The annual Harare International Festival of the Arts (HIFA) is back to its full six day format after a year of mini festivals.
In what organisers have called a ‘rebooted’ event, the festival will run from 2 to 7 May under the theme Staging an Intervention.
Explaining the theme, executive director Maria Wilson said, “We are coming in at a time when there is a lot of confusion and anxiety, not only in our country but all over the world. We are intervening saying let’s all convene and remember with joy what used to be Zimbabwe.”
Along with the theme comes a new look. “On the look we have a HIFA hand turning the knob…” said Wilson. “Let’s celebrate, let’s have joy, let’s be hopeful, let’s look to the future, let’s be positive, let’s get people into our country who have never been here before, let’s show them what we are.”
As usual, the festival comes with a combination of music, theatre, dance, visual art and craft. The much sought after opening show will be colourful, featuring icons like Oliver Mtukudzi and Steve Dyer who will work with different local and international artists. Themed ‘Let Our Song Be Sung’ the show will also feature dance, gymnastics and aerobatics.
Artists to perform include the high flying English artists Noah Stewart who will headline the Opera Gala. Also on the bill is Malian star Habib Koite, Greek pop artist Banda Magda, Ghananian afro-roots singer Rocky Dawuni, the Street Corner Outfit from the United States, and Nestayi and the Black Pressure representing Harare, among others.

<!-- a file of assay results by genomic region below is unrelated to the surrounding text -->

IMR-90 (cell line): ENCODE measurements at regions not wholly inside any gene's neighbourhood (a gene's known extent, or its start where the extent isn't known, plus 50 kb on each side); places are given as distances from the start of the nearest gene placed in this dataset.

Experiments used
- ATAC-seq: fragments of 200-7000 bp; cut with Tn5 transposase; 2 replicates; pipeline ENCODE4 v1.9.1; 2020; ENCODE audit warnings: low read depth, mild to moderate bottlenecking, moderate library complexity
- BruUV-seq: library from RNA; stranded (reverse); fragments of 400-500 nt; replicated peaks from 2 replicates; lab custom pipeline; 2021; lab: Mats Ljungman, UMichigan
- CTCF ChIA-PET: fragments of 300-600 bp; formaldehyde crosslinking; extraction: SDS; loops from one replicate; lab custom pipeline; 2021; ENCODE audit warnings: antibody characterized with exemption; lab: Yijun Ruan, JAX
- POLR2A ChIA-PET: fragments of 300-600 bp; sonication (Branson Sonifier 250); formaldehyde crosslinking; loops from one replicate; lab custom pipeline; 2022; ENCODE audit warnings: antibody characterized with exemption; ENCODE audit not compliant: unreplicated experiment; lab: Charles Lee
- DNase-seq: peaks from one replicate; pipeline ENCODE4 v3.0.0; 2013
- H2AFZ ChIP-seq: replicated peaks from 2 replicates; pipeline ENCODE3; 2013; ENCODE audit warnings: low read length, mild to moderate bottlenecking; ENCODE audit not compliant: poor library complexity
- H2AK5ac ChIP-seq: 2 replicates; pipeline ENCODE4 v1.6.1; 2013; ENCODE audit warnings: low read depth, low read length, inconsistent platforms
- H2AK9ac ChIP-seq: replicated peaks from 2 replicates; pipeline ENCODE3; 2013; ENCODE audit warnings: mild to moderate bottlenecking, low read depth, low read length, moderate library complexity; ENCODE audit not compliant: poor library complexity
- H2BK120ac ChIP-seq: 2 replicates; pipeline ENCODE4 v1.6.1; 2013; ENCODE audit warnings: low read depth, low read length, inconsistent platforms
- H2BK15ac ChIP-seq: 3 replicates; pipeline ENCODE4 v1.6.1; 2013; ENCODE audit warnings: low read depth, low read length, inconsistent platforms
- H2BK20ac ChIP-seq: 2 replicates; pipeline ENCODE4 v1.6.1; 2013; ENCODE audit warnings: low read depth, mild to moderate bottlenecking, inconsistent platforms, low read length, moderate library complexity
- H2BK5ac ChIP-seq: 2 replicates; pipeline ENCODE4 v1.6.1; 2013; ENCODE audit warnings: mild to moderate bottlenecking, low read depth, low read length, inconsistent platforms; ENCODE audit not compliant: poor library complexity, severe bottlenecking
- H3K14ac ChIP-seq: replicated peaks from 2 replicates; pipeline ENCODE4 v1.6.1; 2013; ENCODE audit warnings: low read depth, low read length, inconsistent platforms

New inclusions include two venues yet to be announced, screenings of short films, a virtual dome where people can escape reality into a virtual world, and two new sponsors also yet to be announced.
Echoing their story of resilience having skipped a full festival setup last year due to what many speculate was a lack of funding, HIFA Associate Executive Director Tafadzwa Simba said, “We are staging even at a time when many companies are not running and those that are running have been scaling down operations.”
To boost financing at a time when the country is facing economic difficulties, Friends of HIFA are running an online crowd-funding initiative (#hifamusthappen) for the festival. An appeal statement that accompanies a call for support on thundafund.com, says, “The difficult socio-economic challenges faced by Zimbabwe today has had a severe impact on ability of funders, who traditionally support the festival, to continue to do so.”
The crowd-fund aims to raise $100,000 that will be used to pay artists who have already dropped their performance fees to ensure the festival goes on.
Different rewards are given to those who donate to the festival including accessing a HIFA DVD before it’s availed to the public, having a poem about the donor featured at the festival, a pre-release download of Freshly Ground’s latest album, and naming a street after a donor among others.
Last year HIFA ran a series of mini-festivals that saw low turnout, among them the HIFA theatre season and a classic music concert.